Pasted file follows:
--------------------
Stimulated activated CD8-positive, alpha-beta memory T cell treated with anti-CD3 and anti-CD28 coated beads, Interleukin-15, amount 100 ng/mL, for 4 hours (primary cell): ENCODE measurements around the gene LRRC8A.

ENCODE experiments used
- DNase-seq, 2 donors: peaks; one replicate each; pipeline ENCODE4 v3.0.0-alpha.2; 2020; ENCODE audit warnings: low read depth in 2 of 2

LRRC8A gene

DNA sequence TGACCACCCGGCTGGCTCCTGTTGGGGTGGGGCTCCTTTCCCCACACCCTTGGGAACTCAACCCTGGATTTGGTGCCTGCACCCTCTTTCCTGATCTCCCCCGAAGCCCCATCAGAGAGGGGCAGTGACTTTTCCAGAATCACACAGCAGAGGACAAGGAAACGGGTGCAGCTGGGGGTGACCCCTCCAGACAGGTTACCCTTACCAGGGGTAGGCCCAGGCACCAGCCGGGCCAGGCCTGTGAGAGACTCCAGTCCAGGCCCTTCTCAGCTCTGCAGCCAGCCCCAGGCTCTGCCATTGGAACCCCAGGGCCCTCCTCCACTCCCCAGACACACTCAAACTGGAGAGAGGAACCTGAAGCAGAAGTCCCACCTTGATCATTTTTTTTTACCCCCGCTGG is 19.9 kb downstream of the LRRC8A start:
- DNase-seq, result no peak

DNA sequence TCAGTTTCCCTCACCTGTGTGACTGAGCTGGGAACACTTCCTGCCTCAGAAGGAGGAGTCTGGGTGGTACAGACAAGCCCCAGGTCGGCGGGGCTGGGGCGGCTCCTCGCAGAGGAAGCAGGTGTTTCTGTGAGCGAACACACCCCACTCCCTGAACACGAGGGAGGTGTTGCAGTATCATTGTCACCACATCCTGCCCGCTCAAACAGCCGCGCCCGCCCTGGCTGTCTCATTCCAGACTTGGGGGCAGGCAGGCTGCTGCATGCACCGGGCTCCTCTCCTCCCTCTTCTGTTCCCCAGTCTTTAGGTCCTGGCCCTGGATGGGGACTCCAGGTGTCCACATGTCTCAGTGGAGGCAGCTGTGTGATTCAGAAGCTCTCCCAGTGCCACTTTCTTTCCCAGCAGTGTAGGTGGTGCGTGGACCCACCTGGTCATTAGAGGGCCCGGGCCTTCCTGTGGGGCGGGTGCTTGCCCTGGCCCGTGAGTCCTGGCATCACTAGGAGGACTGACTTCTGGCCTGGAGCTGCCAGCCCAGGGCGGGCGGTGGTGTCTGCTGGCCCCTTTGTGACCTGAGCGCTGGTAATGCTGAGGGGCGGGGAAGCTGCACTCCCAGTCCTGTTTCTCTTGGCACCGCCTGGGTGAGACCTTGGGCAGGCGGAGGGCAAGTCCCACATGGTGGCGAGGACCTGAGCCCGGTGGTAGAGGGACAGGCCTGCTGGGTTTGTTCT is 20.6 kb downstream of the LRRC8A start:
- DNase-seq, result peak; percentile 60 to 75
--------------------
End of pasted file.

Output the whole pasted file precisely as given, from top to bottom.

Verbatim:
Stimulated activated CD8-positive, alpha-beta memory T cell treated with anti-CD3 and anti-CD28 coated beads, Interleukin-15, amount 100 ng/mL, for 4 hours (primary cell): ENCODE measurements around the gene LRRC8A.

ENCODE experiments used
- DNase-seq, 2 donors: peaks; one replicate each; pipeline ENCODE4 v3.0.0-alpha.2; 2020; ENCODE audit warnings: low read depth in 2 of 2

LRRC8A gene

DNA sequence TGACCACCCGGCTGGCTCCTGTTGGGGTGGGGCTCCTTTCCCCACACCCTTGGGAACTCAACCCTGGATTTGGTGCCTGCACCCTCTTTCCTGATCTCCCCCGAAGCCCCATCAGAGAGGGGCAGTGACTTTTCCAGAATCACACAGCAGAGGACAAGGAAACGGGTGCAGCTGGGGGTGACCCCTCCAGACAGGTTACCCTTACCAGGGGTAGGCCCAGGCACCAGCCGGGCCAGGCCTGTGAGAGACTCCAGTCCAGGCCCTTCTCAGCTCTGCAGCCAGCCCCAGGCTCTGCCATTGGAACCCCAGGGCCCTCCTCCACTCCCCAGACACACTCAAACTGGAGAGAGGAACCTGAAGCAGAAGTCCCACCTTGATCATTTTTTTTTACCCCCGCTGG is 19.9 kb downstream of the LRRC8A start:
- DNase-seq, result no peak

DNA sequence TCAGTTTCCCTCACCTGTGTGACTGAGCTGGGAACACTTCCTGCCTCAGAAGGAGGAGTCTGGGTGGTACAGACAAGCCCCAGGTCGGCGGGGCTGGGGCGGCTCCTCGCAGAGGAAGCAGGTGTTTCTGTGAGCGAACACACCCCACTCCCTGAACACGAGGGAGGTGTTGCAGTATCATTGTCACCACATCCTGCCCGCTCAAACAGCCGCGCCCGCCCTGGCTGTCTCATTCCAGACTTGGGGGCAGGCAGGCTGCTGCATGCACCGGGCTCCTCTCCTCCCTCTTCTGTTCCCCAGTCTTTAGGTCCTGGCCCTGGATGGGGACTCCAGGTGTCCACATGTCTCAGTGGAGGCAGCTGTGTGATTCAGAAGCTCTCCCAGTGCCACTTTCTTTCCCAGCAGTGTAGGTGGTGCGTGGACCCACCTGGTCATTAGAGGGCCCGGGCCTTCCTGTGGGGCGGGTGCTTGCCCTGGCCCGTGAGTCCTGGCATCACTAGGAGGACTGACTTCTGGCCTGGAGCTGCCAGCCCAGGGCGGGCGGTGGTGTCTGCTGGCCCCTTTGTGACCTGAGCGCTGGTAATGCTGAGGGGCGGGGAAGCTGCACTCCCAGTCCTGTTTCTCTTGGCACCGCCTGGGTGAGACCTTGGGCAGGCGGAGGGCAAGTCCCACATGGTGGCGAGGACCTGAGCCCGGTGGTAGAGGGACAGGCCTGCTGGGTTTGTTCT is 20.6 kb downstream of the LRRC8A start:
- DNase-seq, result peak; percentile 60 to 75